Air crash investigators are trying to figure out just why a passenger jet in China nosedived so steeply into the ground, killing all 132 people on board — calling the extreme angle of the crash unusual.
The jet's plunging final trajectory cannot be easily explained, according to air safety experts. "It's an odd profile," former Boeing 737 pilot John Cox told Bloomberg News. "It's hard to get the airplane to do this."
Information about the abrupt final dive of Flight MU5735, a Boeing 737-800 jet operated by China Eastern airlines, might come from its two "black box" flight recorders, one of which was found by investigators on Wednesday (March 23), according to the South China Morning Post.
The "black box" recorder is designed to withstand high impacts, and it contains flight data, records of pilot control inputs and cockpit audio. Investigators found it in the wreckage on a remote and forested mountainside near the city of Wuzhou in the southern Guangxi region.
Chinese state media reported that the aircraft had been traveling at a cruising altitude of about 29,100 feet (8,870 meters) at about 523 mph (840 km/h) when it started to fall.
Air traffic controllers reportedly tried to contact the jet's pilots by radio several times before its final impact, but received no response. The jet burst into a fireball upon impact on Monday (March 21) at about 2:.20 p.m. local time. There were no survivors.
The jet had taken off about an hour earlier from the southern city of Kunming, bound for the city of Guangzhou near Hong Kong. The weather at the time was partly cloudy with good visibility.
Flight MU5735 began plunging toward the ground when it was about 100 miles (160 kilometers) from its destination — about the point where it would normally begin its descent for landing.
But instead of a gradual descent of a few thousand feet per minute, the jet began falling at more than 30,000 feet (9,140 meters) per minute, according to tracking data from Flightradar24. The tracking data reveals the jet seems to have halted its dive after about 10 seconds and climbed briefly, but it soon resumed its fatal plunge.
As well as the flight tracking data, a surveillance video from a mining site in the region seems to show the aircraft in its final moments, in a steep dive directly toward the ground.
Horrific: China passenger jet carrying 132 people nosediving from 30,000ft.This is NOT a plane falling from the sky, but an aircraft with engines throttled up driving it into the ground. pic.twitter.com/FFDsPTmo2TMarch 21, 2022
Other videos posted on social media show the aftermath of the crash.
Unfortunate News of Huge plane crash coming from China!China Eastern passenger jet carrying 132 people crashed in southern China today. The plane was carrying 123 passengers and 9 flight crew members. pic.twitter.com/GTOtm7u7sDMarch 21, 2022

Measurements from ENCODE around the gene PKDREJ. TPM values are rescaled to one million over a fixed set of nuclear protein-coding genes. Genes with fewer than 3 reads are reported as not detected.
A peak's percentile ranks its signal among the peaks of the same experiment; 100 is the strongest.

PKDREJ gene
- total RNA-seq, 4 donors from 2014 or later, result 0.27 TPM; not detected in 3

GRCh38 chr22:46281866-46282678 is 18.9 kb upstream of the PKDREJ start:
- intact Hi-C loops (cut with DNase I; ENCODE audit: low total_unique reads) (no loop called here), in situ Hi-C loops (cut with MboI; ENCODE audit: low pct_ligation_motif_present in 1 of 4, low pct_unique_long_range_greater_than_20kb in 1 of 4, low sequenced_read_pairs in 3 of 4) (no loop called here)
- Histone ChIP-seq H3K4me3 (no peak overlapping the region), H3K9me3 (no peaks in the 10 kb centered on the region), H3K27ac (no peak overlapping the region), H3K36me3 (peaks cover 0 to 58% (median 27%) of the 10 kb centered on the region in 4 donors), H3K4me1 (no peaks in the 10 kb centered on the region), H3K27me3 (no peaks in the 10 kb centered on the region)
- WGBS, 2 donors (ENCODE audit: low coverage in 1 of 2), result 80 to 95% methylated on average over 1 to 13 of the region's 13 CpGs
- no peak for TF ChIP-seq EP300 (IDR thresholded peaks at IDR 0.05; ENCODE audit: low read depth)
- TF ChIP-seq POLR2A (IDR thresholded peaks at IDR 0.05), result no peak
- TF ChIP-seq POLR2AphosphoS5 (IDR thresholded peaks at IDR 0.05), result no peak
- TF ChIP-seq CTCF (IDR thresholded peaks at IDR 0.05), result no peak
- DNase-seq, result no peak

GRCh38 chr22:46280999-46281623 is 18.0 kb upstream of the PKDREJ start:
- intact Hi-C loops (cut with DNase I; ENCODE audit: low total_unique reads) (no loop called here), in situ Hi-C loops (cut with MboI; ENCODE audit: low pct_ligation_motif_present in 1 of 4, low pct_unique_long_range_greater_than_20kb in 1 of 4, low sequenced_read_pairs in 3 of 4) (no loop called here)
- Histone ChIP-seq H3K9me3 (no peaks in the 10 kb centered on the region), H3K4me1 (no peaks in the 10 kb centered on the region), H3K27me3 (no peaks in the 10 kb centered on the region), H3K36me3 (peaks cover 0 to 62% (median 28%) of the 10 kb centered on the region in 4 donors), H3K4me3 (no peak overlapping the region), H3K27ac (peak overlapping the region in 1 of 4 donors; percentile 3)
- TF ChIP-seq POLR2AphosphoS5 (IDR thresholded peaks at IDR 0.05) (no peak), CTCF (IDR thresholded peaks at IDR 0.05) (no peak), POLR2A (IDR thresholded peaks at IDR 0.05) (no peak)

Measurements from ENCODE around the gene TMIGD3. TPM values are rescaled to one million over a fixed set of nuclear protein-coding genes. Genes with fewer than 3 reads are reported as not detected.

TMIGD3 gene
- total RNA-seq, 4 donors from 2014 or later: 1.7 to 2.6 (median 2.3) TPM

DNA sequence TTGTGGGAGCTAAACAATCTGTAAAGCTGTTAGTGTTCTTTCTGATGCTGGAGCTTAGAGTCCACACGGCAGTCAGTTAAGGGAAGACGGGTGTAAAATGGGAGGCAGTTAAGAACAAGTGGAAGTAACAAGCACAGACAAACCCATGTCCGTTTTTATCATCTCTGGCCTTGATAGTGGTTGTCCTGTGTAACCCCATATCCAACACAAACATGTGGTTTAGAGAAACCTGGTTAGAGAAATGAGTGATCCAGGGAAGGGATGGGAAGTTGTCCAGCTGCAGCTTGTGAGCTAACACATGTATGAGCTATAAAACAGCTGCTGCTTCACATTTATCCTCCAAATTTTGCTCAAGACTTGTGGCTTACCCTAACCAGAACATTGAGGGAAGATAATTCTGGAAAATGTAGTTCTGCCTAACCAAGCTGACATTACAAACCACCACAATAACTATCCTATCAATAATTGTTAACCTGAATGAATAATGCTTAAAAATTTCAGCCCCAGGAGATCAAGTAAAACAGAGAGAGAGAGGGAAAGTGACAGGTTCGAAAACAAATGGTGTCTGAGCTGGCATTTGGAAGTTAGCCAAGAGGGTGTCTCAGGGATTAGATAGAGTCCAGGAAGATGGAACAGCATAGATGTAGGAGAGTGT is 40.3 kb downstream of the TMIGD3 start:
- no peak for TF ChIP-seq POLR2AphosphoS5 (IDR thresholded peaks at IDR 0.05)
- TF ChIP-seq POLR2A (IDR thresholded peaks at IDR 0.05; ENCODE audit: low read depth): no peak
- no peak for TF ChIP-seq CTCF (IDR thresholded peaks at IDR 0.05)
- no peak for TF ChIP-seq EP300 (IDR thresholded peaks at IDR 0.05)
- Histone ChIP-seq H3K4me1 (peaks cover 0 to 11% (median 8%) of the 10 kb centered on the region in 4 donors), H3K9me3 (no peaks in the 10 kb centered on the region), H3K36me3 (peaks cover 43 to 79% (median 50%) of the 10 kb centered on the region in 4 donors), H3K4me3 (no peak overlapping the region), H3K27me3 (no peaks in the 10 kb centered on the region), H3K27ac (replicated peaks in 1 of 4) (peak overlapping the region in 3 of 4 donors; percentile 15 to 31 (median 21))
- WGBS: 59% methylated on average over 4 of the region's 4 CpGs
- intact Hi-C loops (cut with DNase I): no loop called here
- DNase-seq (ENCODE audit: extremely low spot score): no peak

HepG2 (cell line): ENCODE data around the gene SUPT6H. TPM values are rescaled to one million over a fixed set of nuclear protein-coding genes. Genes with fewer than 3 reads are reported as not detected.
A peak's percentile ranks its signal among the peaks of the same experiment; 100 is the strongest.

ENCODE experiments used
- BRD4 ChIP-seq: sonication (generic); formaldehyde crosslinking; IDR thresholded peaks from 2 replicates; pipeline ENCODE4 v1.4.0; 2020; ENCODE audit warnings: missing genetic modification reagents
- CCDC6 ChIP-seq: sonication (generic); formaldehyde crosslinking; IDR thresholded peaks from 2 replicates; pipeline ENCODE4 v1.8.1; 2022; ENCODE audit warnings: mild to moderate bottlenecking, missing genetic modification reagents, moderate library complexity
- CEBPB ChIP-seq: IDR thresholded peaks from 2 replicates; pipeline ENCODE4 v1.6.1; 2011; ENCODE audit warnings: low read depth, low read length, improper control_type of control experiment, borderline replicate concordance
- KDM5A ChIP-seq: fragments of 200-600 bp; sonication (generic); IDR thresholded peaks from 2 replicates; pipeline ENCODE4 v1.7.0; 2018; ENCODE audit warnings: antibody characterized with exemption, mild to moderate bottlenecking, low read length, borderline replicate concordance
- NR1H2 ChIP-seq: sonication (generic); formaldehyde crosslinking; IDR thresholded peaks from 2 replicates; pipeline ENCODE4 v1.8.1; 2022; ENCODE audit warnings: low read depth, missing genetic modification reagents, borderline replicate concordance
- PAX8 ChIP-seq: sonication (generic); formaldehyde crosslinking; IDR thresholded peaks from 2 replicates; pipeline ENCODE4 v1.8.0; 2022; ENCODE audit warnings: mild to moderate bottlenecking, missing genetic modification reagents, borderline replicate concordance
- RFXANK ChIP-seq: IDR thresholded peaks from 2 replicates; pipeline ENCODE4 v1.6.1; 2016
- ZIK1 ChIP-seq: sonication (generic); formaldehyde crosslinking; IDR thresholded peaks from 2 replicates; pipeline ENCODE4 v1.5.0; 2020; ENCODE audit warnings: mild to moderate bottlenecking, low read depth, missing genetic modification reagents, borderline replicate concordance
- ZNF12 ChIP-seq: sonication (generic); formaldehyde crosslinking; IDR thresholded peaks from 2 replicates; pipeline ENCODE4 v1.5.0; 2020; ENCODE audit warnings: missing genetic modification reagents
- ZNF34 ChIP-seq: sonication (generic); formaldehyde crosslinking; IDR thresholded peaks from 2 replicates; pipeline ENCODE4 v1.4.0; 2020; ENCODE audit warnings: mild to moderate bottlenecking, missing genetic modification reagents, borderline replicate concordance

While some other passenger jets have crashed after suddenly dropping from cruise altitude, the MU5735 crash seems to be different.
"It's very odd," Jeff Guzzetti, a former Federal Aviation Administration accident investigator, told Bloomberg.
For instance, Air France 447 — which crashed into the Atlantic Ocean in 2009, killing all 228 people on board — fell much more slowly and more erratically than MU5735; a French inquiry ruled that its speed sensors had iced up and its pilots had become confused.
While Guzzetti cautioned that the Flightradar24 data is preliminary, he noted that MU5735's relatively straight final trajectory and the fact that its transponders were still broadcasting suggests it didn't break up in-flight — a consequence of some terrorist bombings.
Another previous air crash that appears to have such a trajectory in its final moments was SilkAir flight 185, which crashed in Indonesia in 1997.
An Indonesian inquiry found that the SilkAir jet fell in a vertical dive from its cruising altitude of more than 38,000 feet (11,580 m) per minute, resulting in a crash that killed all 104 people on board.
The cause of that crash was ruled to be extreme flight-control inputs "most likely by the captain," although the inquiry found "no concrete evidence" to support allegations that he did it deliberately.
A former U.S. air crash investigator and 737 pilot, Benjamin Berman, told Bloomberg it was too early to draw conclusions about what led to the MU5735 crash.
But he noted the aircraft's final steep trajectory was unusual, because — like other passenger jets — it's designed so that it won't typically dive at steep angles.
That means it could only result from an extreme effort by a pilot or a highly unusual malfunction, he said.
Accidents like a disabled pilot slumping onto the flight controls, for instance, could be easily counteracted: "You need something to hold the nose down," Berman said.
Originally published on Live Science.
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Tom Metcalfe is a freelance journalist and regular Live Science contributor who is based in London in the United Kingdom. Tom writes mainly about science, space, archaeology, the Earth and the oceans. He has also written for the BBC, NBC News, National Geographic, Scientific American, Air & Space, and many others.